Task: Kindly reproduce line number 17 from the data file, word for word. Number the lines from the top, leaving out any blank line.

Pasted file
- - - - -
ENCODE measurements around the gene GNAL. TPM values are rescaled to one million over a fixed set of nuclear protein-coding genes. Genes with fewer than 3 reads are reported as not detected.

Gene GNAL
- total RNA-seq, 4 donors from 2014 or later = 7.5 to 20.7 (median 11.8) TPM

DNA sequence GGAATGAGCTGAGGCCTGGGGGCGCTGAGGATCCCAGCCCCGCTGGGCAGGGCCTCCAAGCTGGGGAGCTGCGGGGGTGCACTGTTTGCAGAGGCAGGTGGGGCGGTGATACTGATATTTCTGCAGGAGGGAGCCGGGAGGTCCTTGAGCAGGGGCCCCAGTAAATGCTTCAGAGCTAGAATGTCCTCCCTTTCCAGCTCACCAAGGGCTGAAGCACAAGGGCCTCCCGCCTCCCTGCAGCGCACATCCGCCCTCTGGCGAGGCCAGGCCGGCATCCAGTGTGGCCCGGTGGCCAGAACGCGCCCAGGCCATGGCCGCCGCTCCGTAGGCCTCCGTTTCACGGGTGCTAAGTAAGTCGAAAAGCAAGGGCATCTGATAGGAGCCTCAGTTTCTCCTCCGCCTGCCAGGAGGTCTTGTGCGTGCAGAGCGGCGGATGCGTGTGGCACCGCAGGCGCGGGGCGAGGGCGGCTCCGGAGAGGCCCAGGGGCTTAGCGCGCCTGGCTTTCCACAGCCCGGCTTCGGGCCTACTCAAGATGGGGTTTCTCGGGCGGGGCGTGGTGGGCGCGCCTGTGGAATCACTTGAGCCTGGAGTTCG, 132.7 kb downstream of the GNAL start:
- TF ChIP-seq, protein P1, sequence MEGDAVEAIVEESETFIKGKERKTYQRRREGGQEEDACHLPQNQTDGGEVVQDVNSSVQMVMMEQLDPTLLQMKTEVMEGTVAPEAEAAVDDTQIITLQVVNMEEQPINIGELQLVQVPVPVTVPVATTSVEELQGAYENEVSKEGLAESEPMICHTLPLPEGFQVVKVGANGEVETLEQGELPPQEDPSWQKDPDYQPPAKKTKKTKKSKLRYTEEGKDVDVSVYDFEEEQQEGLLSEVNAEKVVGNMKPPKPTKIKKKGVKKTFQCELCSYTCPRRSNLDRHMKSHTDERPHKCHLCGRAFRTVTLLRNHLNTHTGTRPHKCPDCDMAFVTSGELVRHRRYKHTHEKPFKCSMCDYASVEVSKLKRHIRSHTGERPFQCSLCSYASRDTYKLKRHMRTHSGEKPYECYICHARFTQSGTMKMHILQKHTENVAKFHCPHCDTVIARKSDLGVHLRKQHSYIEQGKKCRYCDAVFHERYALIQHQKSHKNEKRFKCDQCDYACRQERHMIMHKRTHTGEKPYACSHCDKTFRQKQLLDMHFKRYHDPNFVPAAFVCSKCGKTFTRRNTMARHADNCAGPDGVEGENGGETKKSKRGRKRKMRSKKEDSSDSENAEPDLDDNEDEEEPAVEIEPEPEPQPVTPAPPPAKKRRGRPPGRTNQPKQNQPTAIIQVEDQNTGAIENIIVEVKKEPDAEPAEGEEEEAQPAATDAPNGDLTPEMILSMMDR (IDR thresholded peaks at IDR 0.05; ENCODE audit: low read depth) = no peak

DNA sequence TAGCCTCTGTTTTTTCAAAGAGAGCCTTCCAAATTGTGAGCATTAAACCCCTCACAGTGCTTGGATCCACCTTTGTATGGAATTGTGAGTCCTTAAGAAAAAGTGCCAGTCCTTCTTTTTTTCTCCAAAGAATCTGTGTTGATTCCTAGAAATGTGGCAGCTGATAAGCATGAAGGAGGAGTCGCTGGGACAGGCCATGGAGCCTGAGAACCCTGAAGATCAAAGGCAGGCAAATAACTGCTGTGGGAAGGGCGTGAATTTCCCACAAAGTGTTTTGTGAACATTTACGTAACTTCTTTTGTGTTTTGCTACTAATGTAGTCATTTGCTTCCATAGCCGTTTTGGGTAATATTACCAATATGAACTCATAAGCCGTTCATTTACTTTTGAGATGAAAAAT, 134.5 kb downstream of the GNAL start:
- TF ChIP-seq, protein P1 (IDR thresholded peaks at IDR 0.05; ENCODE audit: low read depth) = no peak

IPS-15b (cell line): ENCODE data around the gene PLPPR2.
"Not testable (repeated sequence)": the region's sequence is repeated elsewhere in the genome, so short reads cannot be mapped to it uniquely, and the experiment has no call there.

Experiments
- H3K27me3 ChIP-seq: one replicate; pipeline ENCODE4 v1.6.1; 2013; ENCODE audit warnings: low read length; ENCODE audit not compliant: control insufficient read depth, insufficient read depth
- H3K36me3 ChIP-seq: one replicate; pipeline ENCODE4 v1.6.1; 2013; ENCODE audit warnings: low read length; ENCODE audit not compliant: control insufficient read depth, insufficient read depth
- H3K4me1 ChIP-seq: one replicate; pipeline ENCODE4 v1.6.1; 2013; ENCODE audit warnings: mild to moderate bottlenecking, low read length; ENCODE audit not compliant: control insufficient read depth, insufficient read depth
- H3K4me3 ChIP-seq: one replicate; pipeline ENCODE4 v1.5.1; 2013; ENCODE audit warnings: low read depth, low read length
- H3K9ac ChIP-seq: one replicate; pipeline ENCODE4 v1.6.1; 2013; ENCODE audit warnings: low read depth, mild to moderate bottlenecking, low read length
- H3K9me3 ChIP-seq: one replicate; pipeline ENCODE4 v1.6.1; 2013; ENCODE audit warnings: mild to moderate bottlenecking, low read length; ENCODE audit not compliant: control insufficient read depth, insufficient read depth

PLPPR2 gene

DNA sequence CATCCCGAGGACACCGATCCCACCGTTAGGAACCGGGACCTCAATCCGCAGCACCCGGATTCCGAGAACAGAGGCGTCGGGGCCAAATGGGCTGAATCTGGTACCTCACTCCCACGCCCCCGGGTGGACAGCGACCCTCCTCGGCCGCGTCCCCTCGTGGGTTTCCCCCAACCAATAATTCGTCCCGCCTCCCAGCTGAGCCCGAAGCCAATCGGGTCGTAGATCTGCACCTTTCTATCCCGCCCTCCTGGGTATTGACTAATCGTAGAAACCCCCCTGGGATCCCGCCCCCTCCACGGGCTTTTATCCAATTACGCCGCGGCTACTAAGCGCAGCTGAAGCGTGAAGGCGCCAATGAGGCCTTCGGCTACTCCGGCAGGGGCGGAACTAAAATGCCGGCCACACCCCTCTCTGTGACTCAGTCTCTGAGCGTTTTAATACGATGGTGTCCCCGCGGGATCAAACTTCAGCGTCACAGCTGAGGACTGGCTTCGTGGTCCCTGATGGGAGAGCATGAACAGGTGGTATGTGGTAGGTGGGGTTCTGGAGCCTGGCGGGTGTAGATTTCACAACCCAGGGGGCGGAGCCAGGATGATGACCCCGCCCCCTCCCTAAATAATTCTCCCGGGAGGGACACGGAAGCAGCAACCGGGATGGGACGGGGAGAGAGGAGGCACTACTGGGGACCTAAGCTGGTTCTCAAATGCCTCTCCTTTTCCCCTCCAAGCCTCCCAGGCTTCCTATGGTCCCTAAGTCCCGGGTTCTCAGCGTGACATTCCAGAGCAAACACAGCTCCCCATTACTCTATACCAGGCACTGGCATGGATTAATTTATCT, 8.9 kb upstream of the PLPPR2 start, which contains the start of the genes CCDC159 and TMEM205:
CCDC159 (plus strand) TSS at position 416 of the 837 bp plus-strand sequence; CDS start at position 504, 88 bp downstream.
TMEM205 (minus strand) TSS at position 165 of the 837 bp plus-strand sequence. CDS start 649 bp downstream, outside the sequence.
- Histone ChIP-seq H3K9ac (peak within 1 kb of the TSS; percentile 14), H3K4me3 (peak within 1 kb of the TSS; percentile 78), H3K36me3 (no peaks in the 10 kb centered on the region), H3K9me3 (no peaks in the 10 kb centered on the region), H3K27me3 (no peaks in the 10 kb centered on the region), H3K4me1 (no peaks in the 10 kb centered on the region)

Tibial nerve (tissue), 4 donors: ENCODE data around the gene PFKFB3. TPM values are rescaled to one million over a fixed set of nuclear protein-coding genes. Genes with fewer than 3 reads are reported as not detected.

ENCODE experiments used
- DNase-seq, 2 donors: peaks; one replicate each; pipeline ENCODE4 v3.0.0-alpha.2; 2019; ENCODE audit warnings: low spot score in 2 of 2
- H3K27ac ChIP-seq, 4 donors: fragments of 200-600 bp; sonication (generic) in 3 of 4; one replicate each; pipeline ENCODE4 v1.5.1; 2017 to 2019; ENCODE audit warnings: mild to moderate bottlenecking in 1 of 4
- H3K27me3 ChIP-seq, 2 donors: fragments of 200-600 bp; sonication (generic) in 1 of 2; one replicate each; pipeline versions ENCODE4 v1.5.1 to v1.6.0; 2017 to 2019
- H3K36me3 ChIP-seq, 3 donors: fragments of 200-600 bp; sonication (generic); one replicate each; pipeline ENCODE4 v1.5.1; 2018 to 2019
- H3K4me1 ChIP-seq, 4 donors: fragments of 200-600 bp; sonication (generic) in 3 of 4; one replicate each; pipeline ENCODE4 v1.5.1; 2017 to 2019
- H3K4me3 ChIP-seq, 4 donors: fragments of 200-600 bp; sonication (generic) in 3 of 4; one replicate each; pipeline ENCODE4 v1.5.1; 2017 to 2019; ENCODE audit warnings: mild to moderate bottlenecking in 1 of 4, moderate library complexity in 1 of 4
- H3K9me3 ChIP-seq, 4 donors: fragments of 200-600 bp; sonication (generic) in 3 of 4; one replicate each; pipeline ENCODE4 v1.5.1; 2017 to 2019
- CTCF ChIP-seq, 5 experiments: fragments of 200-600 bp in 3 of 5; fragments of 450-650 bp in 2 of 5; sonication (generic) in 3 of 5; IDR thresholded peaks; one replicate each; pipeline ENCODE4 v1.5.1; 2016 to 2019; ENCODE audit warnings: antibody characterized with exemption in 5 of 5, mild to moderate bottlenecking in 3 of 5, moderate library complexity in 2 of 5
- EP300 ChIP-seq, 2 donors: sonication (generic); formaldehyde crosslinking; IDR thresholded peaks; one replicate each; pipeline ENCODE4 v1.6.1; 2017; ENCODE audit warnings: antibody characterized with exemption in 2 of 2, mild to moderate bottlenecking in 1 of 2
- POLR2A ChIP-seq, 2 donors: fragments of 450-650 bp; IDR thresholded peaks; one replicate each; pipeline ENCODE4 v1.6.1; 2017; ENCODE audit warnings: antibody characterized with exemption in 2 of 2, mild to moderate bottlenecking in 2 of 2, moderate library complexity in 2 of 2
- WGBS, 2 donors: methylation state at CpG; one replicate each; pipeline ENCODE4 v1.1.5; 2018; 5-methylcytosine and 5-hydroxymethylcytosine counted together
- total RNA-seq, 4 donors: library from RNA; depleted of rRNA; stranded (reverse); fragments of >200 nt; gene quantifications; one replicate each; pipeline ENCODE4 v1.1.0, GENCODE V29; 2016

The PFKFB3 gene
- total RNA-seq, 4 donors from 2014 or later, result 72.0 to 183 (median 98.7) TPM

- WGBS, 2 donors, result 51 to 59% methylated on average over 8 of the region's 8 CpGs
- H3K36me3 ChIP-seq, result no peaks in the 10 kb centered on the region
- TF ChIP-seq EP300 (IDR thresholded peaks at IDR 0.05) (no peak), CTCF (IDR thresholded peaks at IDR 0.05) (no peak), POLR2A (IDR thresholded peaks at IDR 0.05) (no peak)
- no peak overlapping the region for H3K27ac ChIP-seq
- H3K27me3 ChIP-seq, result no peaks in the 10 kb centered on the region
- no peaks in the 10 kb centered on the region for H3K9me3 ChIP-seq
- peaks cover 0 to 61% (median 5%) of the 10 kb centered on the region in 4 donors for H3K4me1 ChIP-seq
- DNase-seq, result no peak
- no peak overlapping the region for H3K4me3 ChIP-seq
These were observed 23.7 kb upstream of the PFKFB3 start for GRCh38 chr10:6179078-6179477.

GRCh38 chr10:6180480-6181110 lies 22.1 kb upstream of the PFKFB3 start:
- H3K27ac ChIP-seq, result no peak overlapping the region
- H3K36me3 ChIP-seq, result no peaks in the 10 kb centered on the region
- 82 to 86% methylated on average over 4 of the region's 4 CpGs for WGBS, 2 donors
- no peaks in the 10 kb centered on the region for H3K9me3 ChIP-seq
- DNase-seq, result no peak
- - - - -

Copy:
PLPPR2 gene